Study Says Humans Beat AI in Price War, Securing Work Future

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There is a possibility that Artificial Intelligence (AI) could impact employment, but according to a recent study by the Massachusetts Institute of Technology (MIT), the cost of implementing AI may currently be a barrier for companies aiming to replace human workers in various prevalent fields. The MIT researchers examined the feasibility of automating jobs that are conducive to computer vision, such as property appraisers, teachers, and bakers, and assessed the expenses associated with developing and sustaining an AI system capable of performing these tasks.

They then compared that to the cost of paying employees to do the same task and found that AI systems would be more expensive than keeping human workers on staff for the vast majority of jobs in the study. Only 23% of the jobs that were analyzed could be cost-effectively replaced by AI, and even in those cases, the savings from using the technology were far smaller than the upfront and ongoing costs of the AI system.

The study’s authors argue that this demonstrates that AI will only be able to take over some of the world’s jobs in the immediate future. They say that AI might eventually be able to automate more and more jobs, but it will likely be a gradual process rather than an abrupt one. This will give policymakers and businesses time to adapt and help them plan for social safety nets and retraining programs.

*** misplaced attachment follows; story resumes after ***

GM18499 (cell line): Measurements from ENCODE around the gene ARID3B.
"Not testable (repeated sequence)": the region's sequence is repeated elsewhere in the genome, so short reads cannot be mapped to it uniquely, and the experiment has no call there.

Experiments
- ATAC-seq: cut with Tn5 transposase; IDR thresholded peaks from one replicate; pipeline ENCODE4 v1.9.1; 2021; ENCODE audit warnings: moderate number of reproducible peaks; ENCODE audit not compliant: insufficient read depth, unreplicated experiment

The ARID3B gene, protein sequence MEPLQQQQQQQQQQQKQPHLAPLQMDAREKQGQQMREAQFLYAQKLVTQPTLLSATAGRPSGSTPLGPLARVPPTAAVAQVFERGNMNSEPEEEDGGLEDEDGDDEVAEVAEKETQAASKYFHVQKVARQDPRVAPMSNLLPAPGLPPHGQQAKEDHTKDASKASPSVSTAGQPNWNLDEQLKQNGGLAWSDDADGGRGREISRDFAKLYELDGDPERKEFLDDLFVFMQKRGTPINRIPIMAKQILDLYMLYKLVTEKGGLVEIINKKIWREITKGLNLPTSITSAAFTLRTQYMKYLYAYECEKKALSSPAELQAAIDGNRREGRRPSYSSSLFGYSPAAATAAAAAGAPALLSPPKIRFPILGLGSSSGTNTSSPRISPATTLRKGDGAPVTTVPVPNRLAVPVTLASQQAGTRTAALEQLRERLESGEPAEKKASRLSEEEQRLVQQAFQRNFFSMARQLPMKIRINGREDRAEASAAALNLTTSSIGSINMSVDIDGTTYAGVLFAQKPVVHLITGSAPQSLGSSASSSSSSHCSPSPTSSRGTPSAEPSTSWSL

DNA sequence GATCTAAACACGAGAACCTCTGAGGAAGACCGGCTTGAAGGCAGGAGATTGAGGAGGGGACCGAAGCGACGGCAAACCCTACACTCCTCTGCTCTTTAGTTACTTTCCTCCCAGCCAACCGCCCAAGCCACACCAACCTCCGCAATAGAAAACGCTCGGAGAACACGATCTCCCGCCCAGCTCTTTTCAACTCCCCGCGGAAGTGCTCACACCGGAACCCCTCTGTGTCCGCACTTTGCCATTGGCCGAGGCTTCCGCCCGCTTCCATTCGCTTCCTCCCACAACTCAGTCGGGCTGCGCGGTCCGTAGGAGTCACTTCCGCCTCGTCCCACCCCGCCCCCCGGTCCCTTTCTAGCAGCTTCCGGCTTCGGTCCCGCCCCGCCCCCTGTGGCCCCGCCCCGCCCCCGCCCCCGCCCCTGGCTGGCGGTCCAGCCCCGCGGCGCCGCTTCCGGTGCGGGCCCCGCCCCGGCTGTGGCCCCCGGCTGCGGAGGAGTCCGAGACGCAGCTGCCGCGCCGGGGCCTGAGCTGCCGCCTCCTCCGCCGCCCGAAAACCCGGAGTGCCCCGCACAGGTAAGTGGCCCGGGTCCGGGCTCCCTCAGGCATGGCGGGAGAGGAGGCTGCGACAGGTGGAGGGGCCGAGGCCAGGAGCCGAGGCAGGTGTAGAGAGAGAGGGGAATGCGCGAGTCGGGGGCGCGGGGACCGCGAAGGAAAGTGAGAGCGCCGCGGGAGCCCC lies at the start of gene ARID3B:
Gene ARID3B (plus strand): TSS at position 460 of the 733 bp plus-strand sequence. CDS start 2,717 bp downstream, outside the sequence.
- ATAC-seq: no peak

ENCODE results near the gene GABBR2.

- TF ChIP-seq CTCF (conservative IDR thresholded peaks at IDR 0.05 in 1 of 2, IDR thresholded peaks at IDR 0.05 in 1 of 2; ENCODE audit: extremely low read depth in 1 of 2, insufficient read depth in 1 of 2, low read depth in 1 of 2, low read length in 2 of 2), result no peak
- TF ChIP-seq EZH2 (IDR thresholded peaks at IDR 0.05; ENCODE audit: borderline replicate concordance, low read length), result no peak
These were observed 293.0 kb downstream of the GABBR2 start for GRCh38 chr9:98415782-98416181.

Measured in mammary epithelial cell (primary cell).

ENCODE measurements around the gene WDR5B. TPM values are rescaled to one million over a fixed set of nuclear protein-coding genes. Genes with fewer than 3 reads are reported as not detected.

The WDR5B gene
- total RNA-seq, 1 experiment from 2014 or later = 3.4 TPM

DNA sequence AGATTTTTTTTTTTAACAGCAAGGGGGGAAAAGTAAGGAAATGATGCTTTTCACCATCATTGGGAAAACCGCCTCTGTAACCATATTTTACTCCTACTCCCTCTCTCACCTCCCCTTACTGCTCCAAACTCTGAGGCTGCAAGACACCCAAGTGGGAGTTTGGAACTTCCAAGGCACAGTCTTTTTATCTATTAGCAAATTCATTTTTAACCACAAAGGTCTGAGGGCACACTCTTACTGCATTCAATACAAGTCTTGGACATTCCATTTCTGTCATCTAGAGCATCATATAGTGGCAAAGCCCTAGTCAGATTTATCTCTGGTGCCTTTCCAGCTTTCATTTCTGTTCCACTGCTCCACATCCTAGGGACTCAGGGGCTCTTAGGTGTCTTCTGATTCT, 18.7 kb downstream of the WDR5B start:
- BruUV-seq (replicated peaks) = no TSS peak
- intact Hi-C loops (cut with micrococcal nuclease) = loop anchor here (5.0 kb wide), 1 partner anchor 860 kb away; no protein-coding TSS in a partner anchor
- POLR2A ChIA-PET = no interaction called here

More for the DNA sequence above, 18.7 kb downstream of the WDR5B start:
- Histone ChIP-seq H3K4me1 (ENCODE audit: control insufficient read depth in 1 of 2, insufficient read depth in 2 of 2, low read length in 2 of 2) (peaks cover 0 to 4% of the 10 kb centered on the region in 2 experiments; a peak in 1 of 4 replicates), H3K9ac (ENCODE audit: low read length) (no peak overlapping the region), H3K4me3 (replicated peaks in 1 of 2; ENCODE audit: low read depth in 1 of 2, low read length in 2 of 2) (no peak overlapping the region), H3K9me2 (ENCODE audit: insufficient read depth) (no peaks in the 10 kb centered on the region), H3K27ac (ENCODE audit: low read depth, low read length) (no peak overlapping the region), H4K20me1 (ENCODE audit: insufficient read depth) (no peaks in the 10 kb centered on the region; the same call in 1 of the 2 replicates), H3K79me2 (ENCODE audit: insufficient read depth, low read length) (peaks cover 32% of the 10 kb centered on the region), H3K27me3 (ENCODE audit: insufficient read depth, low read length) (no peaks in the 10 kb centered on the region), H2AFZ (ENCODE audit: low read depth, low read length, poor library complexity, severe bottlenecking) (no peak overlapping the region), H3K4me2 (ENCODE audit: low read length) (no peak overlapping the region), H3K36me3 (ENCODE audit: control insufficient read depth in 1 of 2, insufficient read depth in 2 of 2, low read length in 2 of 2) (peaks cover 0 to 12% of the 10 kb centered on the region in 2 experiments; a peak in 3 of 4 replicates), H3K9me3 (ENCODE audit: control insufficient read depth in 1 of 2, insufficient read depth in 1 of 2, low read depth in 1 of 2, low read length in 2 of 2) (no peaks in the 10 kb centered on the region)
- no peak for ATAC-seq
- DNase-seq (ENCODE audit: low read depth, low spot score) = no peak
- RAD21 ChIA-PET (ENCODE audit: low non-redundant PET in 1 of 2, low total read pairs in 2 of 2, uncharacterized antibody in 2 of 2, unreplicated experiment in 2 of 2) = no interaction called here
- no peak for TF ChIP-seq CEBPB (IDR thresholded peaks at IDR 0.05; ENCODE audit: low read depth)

That’s not to say that there won’t be significant disruptions in the workforce, and there will undoubtedly be a lot of pain associated with losing jobs to AI. But that’s why policymakers need to start thinking about alleviating some of the worst effects before it’s too late.

It will also be important to ensure that any job loss is handled sensitively, especially in sectors where the changes will be felt by society’s most vulnerable members. The International Monetary Fund warned last week that nearly 40% of the world’s jobs are at risk from automation, and it will be essential to create policies and social support systems that can help mitigate those impacts.


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